This way springs comes


Spring is on its way and this weekend showed some of the first signs of it. Saturday was a really nice day, in the 50s, sunny and clear. Took advantage of the nice weather to get out for a good ride where we did much more of the full loop, getting in a good 50 miles. It felt pretty good and some of the hills that we hit seemed much less large than they were last year. So hopefully that should translate into further improvements as the year goes on towards the big rides I'm planning this year.

Then, in typical New England fashion, it snowed some Saturday night. *sigh* But, I think that it should be pretty much behind us at this point and the weather should just be on a bit of an upward swing.


Thus far this week has been a lot of live CD stuff. Or, more accurately, live image stuff. Quite a bit of testing and composing back and forth, etc. One of the big challenges that we have for the live image is fitting on a CD. We're sort of there for the purposes of Fedora 7, but it's going to be a bit of a never-ending thing. I really think that longer term, we're going to have to be okay with it being an image that requires a DVD to burn to (this doesn't mean that the image is 4 gigs).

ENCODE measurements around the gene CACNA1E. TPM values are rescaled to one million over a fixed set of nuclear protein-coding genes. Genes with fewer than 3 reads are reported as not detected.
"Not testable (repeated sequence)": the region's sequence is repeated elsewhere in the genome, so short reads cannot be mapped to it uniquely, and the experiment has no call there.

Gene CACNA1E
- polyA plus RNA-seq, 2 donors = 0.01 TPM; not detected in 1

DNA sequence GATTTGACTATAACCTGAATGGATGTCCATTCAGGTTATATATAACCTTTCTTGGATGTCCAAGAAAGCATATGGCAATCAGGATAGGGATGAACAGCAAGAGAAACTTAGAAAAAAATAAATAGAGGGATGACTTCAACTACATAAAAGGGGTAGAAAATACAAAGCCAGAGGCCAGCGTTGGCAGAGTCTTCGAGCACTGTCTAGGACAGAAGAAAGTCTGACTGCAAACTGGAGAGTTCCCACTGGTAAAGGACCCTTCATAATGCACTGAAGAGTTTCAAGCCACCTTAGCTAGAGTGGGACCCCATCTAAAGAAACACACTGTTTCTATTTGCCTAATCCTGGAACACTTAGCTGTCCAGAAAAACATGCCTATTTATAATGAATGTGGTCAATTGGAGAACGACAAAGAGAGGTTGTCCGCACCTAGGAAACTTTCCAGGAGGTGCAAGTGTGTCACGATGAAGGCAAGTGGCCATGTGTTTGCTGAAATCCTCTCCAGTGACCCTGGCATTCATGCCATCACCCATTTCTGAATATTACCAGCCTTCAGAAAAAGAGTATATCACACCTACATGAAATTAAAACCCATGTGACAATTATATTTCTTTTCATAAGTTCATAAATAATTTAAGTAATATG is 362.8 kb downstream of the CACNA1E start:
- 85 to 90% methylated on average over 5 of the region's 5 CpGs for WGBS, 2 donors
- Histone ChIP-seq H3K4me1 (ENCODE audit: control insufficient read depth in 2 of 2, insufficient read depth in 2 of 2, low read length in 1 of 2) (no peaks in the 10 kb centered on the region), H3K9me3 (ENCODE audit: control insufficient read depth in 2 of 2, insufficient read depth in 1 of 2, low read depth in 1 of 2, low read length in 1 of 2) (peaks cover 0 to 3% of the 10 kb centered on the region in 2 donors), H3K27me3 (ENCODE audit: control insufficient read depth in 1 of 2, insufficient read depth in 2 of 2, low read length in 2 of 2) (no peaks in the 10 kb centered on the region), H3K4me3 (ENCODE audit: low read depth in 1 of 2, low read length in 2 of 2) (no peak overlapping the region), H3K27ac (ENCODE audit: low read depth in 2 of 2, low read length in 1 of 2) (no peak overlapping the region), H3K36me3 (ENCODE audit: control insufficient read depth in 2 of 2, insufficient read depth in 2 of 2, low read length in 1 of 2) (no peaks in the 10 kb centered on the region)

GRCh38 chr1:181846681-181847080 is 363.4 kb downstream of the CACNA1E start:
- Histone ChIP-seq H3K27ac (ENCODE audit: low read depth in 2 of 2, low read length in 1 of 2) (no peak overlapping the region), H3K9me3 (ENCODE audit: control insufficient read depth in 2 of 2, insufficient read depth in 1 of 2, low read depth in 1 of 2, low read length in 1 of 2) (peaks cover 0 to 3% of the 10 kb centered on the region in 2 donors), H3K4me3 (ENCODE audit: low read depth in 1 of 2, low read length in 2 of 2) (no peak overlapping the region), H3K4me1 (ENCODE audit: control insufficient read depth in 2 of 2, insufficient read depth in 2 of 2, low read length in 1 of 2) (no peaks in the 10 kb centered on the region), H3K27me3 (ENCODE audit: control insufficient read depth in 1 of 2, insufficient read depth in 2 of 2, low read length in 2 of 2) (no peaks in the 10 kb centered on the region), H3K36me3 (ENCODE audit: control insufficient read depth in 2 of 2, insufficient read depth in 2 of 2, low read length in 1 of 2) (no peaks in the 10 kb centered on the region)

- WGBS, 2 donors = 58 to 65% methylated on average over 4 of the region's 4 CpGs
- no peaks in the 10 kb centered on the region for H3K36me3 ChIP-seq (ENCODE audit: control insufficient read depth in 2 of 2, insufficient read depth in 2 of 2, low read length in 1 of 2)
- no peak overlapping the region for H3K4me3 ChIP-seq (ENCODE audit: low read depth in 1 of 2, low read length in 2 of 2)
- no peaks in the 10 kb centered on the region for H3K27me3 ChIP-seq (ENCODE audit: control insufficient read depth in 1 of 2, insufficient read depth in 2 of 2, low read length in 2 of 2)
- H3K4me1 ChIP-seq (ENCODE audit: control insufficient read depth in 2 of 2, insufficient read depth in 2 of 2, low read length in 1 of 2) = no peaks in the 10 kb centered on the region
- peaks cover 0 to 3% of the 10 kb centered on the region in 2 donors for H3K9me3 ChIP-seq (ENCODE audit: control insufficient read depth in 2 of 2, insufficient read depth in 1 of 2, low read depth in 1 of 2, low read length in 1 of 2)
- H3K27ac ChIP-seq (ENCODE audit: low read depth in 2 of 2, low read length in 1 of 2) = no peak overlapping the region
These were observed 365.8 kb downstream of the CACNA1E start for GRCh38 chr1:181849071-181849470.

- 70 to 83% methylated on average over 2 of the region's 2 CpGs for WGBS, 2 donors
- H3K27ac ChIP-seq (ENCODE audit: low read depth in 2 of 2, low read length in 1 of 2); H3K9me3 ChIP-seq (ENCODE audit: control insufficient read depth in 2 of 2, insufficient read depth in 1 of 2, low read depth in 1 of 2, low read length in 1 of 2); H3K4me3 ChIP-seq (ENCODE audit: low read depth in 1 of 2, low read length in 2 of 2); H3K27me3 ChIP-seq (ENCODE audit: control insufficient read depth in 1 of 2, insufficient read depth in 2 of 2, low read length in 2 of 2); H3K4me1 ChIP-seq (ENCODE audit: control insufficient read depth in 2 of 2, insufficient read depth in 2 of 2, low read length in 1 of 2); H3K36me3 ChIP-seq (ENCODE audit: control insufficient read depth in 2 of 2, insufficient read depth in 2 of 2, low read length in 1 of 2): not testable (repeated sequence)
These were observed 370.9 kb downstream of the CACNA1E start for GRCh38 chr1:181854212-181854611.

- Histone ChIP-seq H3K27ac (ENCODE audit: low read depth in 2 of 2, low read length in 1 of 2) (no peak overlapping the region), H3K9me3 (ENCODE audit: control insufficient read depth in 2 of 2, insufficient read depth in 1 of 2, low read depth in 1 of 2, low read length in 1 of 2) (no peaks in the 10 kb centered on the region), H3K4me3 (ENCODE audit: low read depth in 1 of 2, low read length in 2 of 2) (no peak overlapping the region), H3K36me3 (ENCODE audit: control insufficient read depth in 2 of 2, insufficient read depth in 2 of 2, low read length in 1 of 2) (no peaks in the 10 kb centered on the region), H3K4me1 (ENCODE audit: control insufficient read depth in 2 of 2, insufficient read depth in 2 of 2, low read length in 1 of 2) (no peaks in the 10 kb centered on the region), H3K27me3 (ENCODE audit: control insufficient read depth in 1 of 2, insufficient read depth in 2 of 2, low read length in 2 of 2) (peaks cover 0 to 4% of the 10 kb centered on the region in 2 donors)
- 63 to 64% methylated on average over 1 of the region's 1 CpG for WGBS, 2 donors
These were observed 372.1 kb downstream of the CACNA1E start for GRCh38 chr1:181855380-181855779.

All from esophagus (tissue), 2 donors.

While all of that was going on, I sat down to work on taking the live image and transfer it to a USB key and make that key bootable. The most important thing to me here was doing it in a way that doesn't destroy any data you may already have there. This ruled out any sort of dd solution like we do for the diskboot.img. A script seemed to be the best solution and the nice thing is that no real changes were needed for the live CD infrastructure itself. So with the Test3 live CD, you'll be able to install the livecd-tools package and run this script to set up your USB key as a bootable live image. It's impressive and quite a bit faster than from a CD. So hopefully that will be something that people will appreciate and make good use of.

The next big thing on the live front (although not for Fedora 7) will be a way to handle persistent data for your live image. Once we do that, things will get a lot cooler and the idea of just taking your Fedora system and session with you gets to be a real possibility.

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